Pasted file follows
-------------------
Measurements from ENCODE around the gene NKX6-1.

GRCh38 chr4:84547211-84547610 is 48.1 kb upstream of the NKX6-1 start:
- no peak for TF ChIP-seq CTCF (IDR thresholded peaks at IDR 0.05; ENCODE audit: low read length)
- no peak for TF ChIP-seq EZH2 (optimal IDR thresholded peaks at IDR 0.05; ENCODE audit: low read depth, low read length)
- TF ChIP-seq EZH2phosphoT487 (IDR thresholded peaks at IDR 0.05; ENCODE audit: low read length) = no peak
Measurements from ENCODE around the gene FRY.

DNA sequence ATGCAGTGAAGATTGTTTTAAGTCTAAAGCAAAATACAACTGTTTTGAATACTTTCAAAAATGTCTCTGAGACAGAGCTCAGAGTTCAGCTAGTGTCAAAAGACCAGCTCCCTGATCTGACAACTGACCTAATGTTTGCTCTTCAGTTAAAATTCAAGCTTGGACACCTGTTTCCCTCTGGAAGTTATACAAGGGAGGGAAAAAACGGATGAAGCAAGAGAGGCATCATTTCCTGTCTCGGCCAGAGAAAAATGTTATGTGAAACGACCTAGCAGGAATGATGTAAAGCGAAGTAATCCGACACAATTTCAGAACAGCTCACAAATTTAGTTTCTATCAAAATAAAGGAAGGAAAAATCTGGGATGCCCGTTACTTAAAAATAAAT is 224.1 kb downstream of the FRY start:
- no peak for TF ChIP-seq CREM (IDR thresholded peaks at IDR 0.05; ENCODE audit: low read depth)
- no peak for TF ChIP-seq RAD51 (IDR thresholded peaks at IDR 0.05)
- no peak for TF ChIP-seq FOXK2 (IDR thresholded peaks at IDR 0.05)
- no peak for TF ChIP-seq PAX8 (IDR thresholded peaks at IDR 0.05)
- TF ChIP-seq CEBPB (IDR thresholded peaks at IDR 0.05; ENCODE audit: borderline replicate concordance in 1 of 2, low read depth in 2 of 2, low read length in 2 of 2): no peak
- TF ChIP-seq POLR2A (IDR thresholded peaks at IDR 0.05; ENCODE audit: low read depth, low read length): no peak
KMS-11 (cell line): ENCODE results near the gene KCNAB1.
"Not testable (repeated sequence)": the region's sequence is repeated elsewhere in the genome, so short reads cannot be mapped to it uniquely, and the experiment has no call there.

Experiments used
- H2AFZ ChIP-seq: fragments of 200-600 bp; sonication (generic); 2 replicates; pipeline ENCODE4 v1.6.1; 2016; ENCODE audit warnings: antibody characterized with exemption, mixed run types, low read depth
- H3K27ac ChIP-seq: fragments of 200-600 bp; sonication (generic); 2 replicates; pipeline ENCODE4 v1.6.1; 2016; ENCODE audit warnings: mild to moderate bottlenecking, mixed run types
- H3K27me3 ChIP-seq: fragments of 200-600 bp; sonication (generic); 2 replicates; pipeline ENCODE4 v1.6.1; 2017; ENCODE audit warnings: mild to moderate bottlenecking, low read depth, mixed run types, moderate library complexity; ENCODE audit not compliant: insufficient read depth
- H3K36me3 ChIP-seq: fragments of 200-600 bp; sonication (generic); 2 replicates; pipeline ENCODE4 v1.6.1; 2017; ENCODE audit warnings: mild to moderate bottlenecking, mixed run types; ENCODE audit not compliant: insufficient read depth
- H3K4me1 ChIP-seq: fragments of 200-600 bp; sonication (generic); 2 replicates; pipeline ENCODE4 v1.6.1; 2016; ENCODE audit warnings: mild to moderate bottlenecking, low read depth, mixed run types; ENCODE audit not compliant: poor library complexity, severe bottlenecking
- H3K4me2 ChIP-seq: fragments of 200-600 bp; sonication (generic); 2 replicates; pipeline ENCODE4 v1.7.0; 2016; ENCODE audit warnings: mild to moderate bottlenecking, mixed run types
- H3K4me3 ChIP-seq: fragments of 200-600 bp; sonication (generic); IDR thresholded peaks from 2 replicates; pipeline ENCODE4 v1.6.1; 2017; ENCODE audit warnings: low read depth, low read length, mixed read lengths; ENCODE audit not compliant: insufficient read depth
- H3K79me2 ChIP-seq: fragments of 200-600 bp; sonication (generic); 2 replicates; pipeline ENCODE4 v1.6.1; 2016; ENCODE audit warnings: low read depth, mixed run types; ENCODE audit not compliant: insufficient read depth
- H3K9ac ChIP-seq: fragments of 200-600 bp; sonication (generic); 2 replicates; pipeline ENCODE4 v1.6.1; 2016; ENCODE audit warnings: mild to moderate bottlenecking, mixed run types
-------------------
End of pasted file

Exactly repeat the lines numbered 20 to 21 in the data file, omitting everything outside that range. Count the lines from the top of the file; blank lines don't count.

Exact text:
- H3K36me3 ChIP-seq: fragments of 200-600 bp; sonication (generic); 2 replicates; pipeline ENCODE4 v1.6.1; 2017; ENCODE audit warnings: mild to moderate bottlenecking, mixed run types; ENCODE audit not compliant: insufficient read depth
- H3K4me1 ChIP-seq: fragments of 200-600 bp; sonication (generic); 2 replicates; pipeline ENCODE4 v1.6.1; 2016; ENCODE audit warnings: mild to moderate bottlenecking, low read depth, mixed run types; ENCODE audit not compliant: poor library complexity, severe bottlenecking